Every parent wants their child to succeed, but how can you help your struggling readers in middle school? You can take several steps to help your child boost their confidence to become a successful reader. Here are some great tips for parents of struggling readers in middle school.
1 Encourage Writing in a journal.
A great way to help struggling readers is to encourage them to write in a journal. Writing skills and reading skills go hand in hand. By writing, you increase reading, and by reading, you increase writing. Research shows that improving writing skills helps improve reading skills, too.
Journals can be used to practice reading, vocabulary, and writing. Take time to read with your child each day and then discuss what they have just read. Have them write down any questions that arise from their reading. Be careful to give them only a few answers or fill-in-the-blank sentences. Instead, try to help guide them in answering those questions by looking at context clues.
If they need a break from reading, let them journal about their day or emotions. Either way, they are strengthening their reading and comprehension by writing.
2 Read at a lower level first.
Encourage struggling readers to start at a lower level. Ask them to read out loud and have them read things they enjoy. Engage your child by asking questions about what they just read and have them explain the text. Help students learn strategies like using a dictionary or highlighting essential words or phrases while reading. Encourage students to bring home reading materials from school so they can practice and keep up with their reading daily.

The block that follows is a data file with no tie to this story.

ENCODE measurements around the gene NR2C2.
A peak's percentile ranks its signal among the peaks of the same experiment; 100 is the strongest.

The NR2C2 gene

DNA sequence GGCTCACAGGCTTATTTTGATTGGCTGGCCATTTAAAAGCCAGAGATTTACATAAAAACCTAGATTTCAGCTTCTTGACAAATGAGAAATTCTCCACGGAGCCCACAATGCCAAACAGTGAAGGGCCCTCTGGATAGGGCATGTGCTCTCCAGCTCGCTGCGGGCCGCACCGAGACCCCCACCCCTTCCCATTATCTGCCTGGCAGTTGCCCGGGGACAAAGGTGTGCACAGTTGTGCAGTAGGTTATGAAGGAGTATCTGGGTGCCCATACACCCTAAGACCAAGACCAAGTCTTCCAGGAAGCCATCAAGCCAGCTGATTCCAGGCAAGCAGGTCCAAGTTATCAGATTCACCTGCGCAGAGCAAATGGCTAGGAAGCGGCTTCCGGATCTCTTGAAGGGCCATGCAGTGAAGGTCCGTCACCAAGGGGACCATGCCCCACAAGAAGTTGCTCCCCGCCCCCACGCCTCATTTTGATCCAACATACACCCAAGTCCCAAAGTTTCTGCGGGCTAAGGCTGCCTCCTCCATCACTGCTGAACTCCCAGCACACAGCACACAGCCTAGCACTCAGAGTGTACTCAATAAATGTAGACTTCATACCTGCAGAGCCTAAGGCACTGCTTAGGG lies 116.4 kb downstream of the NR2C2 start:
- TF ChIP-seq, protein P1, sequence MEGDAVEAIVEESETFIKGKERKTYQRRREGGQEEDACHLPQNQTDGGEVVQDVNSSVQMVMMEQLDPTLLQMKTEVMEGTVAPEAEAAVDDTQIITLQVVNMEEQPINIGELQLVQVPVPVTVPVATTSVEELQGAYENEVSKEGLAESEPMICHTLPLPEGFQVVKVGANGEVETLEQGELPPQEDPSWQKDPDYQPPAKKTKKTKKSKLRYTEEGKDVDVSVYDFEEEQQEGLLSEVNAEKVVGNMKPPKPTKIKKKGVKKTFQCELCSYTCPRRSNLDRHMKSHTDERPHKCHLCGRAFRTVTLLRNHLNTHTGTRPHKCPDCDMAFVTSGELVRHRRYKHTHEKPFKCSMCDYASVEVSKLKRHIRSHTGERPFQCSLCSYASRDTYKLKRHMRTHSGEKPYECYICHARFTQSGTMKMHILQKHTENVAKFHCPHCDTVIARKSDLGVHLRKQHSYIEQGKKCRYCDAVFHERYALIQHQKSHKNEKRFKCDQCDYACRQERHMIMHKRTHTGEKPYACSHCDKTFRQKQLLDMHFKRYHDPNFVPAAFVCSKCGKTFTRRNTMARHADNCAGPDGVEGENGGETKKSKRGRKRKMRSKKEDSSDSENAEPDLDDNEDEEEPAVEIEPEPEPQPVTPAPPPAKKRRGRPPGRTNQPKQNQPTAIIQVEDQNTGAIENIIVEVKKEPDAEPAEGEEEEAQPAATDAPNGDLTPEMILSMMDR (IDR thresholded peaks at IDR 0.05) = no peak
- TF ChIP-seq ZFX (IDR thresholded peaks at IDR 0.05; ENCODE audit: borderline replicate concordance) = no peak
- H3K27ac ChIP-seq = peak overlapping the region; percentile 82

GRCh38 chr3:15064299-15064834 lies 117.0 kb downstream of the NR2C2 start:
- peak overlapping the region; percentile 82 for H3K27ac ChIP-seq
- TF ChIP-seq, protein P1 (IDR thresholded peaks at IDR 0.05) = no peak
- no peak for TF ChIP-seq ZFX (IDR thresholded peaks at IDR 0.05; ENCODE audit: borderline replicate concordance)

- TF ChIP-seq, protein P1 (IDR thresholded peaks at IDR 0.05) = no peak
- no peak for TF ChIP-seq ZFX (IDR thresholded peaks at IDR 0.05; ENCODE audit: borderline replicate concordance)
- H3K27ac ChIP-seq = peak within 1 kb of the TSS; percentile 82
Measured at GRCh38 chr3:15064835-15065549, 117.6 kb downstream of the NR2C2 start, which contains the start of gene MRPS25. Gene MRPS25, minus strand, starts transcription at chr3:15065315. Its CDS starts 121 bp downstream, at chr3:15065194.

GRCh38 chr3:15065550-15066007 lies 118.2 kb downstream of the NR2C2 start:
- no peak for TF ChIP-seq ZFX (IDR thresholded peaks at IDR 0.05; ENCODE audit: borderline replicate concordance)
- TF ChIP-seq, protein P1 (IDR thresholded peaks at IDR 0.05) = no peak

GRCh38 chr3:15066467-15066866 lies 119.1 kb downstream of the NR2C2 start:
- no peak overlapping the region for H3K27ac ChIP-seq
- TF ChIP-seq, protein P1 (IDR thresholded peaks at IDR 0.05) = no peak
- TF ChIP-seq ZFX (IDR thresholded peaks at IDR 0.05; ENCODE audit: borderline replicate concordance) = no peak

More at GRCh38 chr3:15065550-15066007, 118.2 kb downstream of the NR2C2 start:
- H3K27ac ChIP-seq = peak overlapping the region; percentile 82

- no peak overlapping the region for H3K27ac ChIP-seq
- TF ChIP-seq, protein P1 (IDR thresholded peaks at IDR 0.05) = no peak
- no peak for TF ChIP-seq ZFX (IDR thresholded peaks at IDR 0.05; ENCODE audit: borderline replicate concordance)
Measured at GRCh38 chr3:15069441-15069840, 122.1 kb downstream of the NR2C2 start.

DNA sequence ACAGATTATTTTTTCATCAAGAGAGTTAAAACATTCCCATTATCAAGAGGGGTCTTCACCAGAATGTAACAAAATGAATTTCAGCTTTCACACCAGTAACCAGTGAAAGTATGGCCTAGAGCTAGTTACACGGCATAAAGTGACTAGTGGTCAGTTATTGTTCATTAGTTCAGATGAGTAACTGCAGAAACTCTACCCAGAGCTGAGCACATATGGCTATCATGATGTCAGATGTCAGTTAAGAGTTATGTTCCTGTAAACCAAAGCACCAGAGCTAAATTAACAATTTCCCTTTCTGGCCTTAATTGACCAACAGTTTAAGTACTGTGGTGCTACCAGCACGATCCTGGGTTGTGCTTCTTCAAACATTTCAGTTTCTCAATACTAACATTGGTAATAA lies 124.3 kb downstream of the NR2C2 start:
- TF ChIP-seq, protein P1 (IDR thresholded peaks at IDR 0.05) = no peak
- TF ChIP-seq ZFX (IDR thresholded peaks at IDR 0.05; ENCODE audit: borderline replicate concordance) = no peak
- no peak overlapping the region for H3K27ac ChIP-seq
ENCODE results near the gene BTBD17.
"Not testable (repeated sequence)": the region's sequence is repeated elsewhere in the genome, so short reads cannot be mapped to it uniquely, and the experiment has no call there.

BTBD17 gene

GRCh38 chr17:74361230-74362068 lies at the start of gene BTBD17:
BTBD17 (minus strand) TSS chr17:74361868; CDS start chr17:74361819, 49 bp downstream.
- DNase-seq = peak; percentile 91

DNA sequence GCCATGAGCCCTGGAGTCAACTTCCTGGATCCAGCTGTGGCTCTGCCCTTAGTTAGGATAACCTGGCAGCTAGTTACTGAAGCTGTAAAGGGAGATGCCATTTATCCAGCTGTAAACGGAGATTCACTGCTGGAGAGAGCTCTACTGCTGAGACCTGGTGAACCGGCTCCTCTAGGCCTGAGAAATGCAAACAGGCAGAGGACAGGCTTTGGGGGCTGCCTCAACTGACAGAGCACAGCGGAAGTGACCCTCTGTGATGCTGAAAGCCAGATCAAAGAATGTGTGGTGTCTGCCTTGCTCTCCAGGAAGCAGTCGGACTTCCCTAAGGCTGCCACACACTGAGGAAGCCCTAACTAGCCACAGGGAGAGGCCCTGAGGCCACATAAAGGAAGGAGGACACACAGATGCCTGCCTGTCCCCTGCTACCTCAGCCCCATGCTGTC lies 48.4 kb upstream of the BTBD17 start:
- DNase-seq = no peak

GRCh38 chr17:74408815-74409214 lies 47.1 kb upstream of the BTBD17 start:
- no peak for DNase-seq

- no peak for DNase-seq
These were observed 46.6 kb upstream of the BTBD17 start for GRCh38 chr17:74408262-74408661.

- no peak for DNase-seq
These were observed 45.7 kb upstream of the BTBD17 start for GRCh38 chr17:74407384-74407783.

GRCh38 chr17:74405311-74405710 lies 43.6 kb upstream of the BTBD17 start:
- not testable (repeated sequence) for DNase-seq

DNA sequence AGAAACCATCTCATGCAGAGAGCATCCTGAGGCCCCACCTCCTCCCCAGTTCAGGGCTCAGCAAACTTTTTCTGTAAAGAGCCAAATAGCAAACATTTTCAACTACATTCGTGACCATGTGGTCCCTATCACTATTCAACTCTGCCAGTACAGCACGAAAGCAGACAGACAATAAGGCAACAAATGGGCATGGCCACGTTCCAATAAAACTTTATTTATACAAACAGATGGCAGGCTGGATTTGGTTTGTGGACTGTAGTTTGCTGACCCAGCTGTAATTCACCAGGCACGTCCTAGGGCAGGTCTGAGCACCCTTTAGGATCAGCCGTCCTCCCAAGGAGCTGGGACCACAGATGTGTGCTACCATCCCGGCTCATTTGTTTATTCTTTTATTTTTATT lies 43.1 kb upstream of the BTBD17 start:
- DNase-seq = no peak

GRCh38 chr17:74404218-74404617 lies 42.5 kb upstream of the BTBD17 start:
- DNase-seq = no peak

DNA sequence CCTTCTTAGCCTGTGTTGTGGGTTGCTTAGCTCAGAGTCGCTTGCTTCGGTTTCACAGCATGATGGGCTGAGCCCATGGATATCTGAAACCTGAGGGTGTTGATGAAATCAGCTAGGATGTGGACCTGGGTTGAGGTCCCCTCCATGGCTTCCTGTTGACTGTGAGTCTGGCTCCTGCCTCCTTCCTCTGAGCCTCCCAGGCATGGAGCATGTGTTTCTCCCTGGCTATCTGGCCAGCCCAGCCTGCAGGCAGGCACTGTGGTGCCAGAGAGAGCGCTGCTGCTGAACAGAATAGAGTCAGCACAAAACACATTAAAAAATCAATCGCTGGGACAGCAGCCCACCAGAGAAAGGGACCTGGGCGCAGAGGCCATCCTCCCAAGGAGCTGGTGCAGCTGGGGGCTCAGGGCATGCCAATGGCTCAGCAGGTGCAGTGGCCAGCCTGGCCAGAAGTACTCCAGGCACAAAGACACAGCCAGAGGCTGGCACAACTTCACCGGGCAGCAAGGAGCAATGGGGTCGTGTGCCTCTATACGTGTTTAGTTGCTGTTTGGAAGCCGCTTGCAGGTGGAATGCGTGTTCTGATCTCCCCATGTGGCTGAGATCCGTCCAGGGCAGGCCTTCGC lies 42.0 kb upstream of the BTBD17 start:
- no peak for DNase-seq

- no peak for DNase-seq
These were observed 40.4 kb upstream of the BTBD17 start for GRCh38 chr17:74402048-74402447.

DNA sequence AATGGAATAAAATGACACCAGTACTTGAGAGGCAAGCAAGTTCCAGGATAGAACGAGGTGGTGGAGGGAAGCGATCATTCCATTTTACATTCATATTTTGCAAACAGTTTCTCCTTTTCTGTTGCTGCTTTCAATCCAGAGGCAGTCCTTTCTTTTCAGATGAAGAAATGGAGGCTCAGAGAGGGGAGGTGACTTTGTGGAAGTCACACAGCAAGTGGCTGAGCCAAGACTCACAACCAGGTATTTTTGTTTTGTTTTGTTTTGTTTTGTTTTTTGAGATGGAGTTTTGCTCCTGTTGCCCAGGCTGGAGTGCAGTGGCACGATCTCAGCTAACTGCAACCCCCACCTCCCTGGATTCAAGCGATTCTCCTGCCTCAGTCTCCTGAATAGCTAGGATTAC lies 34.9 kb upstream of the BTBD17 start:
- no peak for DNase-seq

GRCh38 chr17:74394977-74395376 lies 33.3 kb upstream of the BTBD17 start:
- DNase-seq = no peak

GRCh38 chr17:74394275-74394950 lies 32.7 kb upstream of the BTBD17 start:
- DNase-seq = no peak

3 Check out books from the library.
Going to the library is fun. By doing something fun and associating it with reading, you can build a positive framework for reading within your child. Going to the library can allow your child to explore various genres and find books they are excited to open up and read, even if reading is challenging.
Plus, at the library, you can check out several books at a time. Let your kids pick various books, from easy picture books to long chapter books, to redevelop a positive connection with literature. Most libraries also have a large selection of comic books or graphic novels, which may be more exciting for your struggling reader.
4 Encourage your child to read for pleasure.
Encourage your child to read for pleasure. Let them pick their books even if they are at a lower level than they should be reading. As they become more excited to read, they naturally move toward higher-level books. If your kids are into graphic novels, let them read them! The days of traditional all-text books are over. Every day, more classic stories are rewritten in graphic novel form. Many school textbooks even come with classic variations of graphic novels today.
5 Have family reading time
Set an example of reading at home by having a designated family reading time. If your kids see you enjoy reading, they will naturally want to read. When you first start a family reading time, you may get some pushback, but as their reading improves. They begin to discover what they enjoy reading, this will go away, and they will be just as excited for a family reading time as you are. You can elevate the family experience by adding a post-reading time discussion where everyone can share what they were reading! This boosts cognitive reading skills and critical thinking.
6 Read together
Reading together is a strategy that can help struggling readers, as it provides support and encouragement. Your child's reading level is determined by their ability to decode words and their understanding and interest. Reading aloud to your child will help them understand and get excited about the story. Plus, it'll be a great way to spend time with them!